They came to dance — men and women mostly in their 20s and 30s — at Pulse, a club considered something of a haven for gays and lesbians in central Florida.

By late Sunday, friends and relatives of those still missing waited anxiously at a hotel for updates after Orlando city officials had released the names of just eight of the 50 clubgoers shot to death.

By Monday morning, 28 more victims had been identified, according to the city of Orlando.

They are Eddie Jamoldroy Justice, 30; Darryl Roman Burt II, 29; Deonka Deidra Drayton, 32; Alejandro Barrios Martinez, 21; Anthony Luis Laureanodisla, 25; Jean Carlos Mendez Perez, 35; Franky Jimmy Dejesus Velazquez, 50; Amanda Alvear, 25; Martin Benitez Torres, 33; Luis Daniel Wilson-Leon, 37; Mercedez Marisol Flores, 26; Xavier Emmanuel Serrano Rosado, 35; Gilberto Ramon Silva Menendez, 25; Simon Adrian Carrillo Fernandez, 31; Oscar A Aracena-Montero, 26; and Enrique L. Rios, Jr., 25; Miguel Angel Honorato, 30; Javier Jorge-Reyes, 40; Joel Rayon Paniagua, 32; Jason Benjamin Josaphat, 19; Cory James Connell, 21; Juan P. Rivera Velazquez, 37; Luis Daniel Conde, 39; Shane Evan Tomlinson, 33; Juan Chevez-Martinez, 25; Jerald Arthur Wright, 31, Leroy Valentin Fernandez, 25; Tevin Eugene Crosby, 25.

Earlier, the first eight victims were identified as Edward Sotomayor Jr., 34; Stanley Almodovar III, 23; Luis Omar Ocasio-Capo, 20; Juan Ramon Guerrero, 22; Eric Ivan Ortiz-Rivera, 36; Peter O. Gonzalez-Cruz, 22; Luis S. Vielma, 22, and Kimberly Morris, 37.

Almodovar III, of Clermont, Florida, loved Pulse, said his sister, Jessica Almodovar, 23, of Gray, Tennessee.

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“He loves dancing and music,” she said. “He did go there a lot. When I would go down there, he’d be like, ‘Let’s go to Pulse, I love that place, the music is awesome. The people are awesome.’”

The brother and sister, both born in Springfield, Massachusetts, but raised by their moms in different states, communicated last earlier this month on Facebook: They were planning a cruise, with the idea of “kind of having a sibling reunion.”

Stanley Almodovar III and Jessica Almodovar, with the same father, were born just a few months apart, she said. They were the closest siblings among their family’s large clan, Jessica Almodovar said, and she visited him in Florida often.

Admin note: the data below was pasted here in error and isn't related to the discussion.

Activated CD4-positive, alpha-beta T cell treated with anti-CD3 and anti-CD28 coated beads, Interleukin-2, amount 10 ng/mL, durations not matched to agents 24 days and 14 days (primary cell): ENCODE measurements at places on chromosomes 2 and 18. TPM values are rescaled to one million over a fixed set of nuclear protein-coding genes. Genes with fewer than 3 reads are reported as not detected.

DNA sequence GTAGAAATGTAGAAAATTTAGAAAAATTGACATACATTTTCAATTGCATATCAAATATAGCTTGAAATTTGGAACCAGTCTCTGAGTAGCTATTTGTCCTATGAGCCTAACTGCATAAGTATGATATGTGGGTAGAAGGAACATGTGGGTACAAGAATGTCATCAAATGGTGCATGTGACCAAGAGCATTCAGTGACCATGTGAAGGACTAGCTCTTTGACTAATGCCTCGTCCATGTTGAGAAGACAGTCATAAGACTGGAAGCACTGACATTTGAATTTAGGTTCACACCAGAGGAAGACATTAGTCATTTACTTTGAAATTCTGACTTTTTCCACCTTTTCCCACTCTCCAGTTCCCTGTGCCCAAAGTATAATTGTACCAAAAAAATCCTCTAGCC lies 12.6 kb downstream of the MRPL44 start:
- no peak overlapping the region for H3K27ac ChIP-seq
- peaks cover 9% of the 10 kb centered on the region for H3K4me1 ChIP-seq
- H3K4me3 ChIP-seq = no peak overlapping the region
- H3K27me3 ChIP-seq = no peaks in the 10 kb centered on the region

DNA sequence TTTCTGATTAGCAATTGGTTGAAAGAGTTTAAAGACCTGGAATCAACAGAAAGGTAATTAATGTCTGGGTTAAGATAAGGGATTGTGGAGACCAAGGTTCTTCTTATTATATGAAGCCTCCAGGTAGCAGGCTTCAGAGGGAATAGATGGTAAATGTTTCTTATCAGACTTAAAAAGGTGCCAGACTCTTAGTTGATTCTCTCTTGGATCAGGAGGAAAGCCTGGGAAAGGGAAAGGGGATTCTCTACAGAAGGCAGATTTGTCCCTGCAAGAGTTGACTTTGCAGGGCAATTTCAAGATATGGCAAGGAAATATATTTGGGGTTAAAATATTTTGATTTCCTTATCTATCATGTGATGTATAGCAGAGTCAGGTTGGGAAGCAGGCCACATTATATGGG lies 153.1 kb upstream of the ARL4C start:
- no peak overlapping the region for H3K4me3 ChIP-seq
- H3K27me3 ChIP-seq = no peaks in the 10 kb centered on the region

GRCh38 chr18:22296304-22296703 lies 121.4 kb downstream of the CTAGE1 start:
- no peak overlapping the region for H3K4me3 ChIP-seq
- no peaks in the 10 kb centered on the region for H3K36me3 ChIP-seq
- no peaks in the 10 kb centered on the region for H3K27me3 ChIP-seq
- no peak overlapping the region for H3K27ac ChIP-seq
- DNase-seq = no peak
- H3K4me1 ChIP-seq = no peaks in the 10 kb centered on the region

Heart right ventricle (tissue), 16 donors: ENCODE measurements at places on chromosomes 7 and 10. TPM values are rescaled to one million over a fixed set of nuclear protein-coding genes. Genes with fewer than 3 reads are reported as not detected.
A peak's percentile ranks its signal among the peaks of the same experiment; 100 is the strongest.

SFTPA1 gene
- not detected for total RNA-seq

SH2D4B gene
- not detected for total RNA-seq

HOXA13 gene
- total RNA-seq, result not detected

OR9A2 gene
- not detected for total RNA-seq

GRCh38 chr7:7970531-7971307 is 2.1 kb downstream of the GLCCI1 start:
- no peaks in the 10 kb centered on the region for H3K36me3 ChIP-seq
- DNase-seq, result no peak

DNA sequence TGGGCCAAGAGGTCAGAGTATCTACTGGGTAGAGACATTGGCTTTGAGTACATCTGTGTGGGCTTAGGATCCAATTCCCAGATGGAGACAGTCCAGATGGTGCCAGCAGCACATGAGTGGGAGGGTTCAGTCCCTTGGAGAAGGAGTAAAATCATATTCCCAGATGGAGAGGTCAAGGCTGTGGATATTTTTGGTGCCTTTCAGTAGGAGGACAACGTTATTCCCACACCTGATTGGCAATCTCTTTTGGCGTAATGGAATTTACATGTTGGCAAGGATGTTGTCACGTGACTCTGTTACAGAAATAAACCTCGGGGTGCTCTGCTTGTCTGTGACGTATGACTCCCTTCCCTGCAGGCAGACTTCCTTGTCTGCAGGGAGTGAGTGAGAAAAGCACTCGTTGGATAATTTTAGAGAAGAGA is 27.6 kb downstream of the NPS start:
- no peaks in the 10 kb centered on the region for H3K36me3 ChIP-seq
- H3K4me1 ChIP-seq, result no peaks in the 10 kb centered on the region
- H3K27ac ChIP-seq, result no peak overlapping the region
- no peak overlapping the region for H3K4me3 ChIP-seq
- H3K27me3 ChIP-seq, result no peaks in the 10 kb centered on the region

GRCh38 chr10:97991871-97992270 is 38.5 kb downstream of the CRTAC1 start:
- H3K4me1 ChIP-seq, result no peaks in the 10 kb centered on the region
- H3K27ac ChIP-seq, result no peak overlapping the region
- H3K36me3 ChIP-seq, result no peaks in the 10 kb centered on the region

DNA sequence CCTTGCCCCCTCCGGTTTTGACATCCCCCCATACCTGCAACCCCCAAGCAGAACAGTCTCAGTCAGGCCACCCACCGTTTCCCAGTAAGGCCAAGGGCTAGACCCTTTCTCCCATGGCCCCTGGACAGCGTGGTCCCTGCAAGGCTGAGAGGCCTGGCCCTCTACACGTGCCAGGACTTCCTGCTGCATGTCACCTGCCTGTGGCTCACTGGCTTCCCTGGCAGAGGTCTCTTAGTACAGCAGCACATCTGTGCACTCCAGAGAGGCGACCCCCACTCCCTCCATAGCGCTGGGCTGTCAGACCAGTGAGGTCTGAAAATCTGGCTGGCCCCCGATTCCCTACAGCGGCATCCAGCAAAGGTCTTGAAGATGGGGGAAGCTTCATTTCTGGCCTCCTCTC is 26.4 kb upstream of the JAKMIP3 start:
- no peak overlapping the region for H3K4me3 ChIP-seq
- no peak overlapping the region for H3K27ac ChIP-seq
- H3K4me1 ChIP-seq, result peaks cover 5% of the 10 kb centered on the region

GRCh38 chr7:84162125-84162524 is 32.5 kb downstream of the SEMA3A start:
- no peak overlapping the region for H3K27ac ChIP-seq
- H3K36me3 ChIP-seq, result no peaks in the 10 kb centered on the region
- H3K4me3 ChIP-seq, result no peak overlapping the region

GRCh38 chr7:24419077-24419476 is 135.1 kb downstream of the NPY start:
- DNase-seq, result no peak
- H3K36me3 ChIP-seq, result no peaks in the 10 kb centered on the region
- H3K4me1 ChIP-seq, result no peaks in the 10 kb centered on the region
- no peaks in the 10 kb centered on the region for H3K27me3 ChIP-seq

“I got a phone call this morning saying there was a shooting, and something had happened to him,” she said. “He was shot three times and that was the first I heard. And I found out he passed a couple of hours later.”

Losing her brother, who worked as a pharmacy technician, is “hard to handle,” she said. But the apparent motive — terrorism and a bias against gays — deepens the hurt.

“It angers me deeply,” Jessica Almodovar said. “I’m not one to judge someone for their sexual orientation, for their race or religion or anything like that. I’m Christian, and we’re not supposed to judge. He was my closest brother and I loved him no matter what he did.”

Nestor Ortiz got the bad news everyone was hoping not to hear: His brother, Eric Ivan Ortiz-Rivera of Orlando, died in the attack, authorities confirmed Sunday.

Ortiz-Rivera, who had moved to Orlando from Puerto Rico about nine years ago, worked as a server, his brother said.

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“He was a great person,” Nestor Ortiz said. “He had a beautiful personality.”

In Orlando on Sunday afternoon, some relatives and friends of presumed shooting victims came out of the Hampton Inn & Suites, where they had desperately sought details.

Ramiro Cervantes Onorato, could barely get out any words after his nephew, Miguel Onorato, 30, was not found on the list of those being treated at area hospitals.

“We just want to find him,” Cervantes Onorato, 50, of Eustis, Florida, said in Spanish. “We don’t want him to be one of the bodies. . . . I don’t know how there could be such evil people, who can take so many lives.”

Marisol Cervantes, Ramiro Cervantes Onorato’s daughter, said they were told that “everybody that’s not identified” could be in the list of fatal victims.

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“He was there” at the club, she said sobbing. “He went with two people. . . . We can’t find him. We can’t find him.”

Sara Lopez was heartbroken and outraged at the same time, after finding out her longtime friend, Jimmy de Jesús Velázquez, had been shot at the club.

She said two of his friends were with him listening to music inside the club when they heard the shots and dropped to the floor and played dead. But Velázquez was among a group of people who were lined up by the wall next to the bathroom, they told her.

“They saw when he started shooting at all the ones lined up on the wall,” Lopez said.

The two friends ran, she said, but Velázquez, 51, hasn’t been heard from again. She described him as the life of the party and a professional salsa dancer who had represented Puerto Rico in international contests.

“I feel like my arms have been ripped off,” Lopez, 49, a Casselberry, Florida resident, said in Spanish. “I am floating and don’t feel like I can walk or breathe” because of the shock.

Lopez and her friend, María Hernández Rodríguez, said life wouldn’t be the same for them without Velázquez’ boisterous, confident and sometimes stubborn personality.

Velázquez, a sales representative in Orlando for a cosmetics company “was very comfortable with who he was” as a gay man, said Hernández, 50, an Orlando-area resident. “It’s so sad for there to be so much homophobia and that some people can’t accept others as they are.”